With an international Geneva totally inactive –and without conferences– the impact on Beau Rivage has been immense. The occupation of some of the 5-star-hotels depends largely on the clientele of diplomatic business and large events. With no such activities, there has been less work for the catering and banquet teams, as well as less room occupation. Here is what we learned from Lars Wagner, General Manager of Beau Rivage Genève.
The arrival of the pandemic has been as uncertain as the exit will be. Besides all the effort to subsist, to reformulate processes and to work without direction has been of constant learning. “Nothing can be taken for granted”, Wagner highlights, “We must remain humble and show innovation and flexibility”. The size of the crisis led the Directors of the five-star hotels to join efforts and ideas through calls by Zoom. “From the first week, we worked as a team. Communication was and is important to survive together”, the General Manager emphasizes.
Keeping up standards
Managing and preserving luxury within the hotel sector requires –without a doubt– highly expensive operational costs. If it is added that –suddenly– operations are not allowed due to external factors and the company’s policy is to preserve the activity, the management becomes a team of medical surgeons helping a fragile patient to survive.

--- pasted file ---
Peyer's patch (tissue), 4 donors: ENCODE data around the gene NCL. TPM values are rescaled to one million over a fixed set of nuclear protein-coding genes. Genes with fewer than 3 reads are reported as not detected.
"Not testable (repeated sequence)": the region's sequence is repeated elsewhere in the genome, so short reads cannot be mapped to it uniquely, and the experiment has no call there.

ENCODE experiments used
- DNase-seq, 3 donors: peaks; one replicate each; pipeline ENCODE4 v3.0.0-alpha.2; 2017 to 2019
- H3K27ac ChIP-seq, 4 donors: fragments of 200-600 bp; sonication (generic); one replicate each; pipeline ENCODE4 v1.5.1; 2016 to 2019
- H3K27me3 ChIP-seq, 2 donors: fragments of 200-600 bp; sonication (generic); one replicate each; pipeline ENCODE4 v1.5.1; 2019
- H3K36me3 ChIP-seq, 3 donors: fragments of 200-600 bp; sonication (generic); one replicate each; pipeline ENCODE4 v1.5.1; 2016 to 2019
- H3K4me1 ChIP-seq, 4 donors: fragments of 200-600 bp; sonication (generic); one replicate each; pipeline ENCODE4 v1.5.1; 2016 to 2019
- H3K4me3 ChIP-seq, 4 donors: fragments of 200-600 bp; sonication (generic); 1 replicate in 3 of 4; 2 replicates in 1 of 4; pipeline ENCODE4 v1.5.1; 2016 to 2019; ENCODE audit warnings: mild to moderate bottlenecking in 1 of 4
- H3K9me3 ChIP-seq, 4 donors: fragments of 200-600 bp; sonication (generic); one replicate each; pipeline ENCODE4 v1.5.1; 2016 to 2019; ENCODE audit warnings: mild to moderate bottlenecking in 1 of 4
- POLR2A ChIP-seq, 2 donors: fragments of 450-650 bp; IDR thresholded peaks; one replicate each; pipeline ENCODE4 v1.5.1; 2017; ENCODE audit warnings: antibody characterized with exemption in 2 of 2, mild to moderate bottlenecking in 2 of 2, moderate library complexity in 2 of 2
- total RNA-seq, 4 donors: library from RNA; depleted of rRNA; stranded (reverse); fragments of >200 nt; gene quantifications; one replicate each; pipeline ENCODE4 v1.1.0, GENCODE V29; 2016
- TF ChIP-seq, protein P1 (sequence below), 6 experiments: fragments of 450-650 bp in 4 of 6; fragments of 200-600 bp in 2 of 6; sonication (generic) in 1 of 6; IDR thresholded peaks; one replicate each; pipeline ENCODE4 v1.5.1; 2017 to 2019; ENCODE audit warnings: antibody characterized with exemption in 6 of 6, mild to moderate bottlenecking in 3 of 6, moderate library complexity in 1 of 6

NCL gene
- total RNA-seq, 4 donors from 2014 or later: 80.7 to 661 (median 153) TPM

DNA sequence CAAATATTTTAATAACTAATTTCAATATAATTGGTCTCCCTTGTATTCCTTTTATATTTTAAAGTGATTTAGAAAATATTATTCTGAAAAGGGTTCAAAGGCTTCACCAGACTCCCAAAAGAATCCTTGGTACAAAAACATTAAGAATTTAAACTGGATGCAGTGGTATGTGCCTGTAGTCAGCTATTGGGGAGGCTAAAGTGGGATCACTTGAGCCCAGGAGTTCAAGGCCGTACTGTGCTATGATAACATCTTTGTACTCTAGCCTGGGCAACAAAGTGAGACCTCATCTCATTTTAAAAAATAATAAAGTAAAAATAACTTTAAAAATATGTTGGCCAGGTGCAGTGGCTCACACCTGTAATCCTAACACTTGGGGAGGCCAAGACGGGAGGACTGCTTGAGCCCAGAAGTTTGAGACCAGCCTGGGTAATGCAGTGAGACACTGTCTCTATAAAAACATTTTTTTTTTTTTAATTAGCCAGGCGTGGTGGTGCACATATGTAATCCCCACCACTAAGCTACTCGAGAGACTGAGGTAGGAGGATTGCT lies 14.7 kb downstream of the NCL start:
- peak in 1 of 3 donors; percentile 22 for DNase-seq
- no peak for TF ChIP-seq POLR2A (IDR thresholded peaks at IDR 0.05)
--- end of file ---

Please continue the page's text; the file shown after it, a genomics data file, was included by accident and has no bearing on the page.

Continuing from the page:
Before Covid-19 we had 124 employees, including fixed-term and trainee employees. Today we have around 110 employees. We didn’t dismiss anyone during the crisis. Natural terminations were not replaced, we had some retirements, non-renewal of fixed-term contracts and elimination of trainees”, points out Lars Wagner. Flexibility and creativity were key factors. Management continued to innovate and redefine internal business processes to work more intelligently. The service was not interrupted, and as Wagner remarks “We continued to provide service from the heart but made additional efforts to please the few guests of the house”.
The privilege of being independent
Beau Rivage Genève has been known for more than 150 years, passing down from generation to generation. However, not everyone knows that –in a world of large hotel chains– it is the only independent luxury hotel in Geneva –with 72 rooms and 23 suites–, where historic guests such as Eleanor Roosevelt has been accommodated while working on the Universal Declaration of Human Rights.
Globally, the wealth of the stock exchange has been wiped out of the sector. Thousands of hotels around the world have had to close with plenty of affected employees – being either dismissed or assigned to the residential business. Locally, although on a different scale and with help from the Cantonal Government, several hotels are struggling with different operational challenges as the situation remains extremely delicate.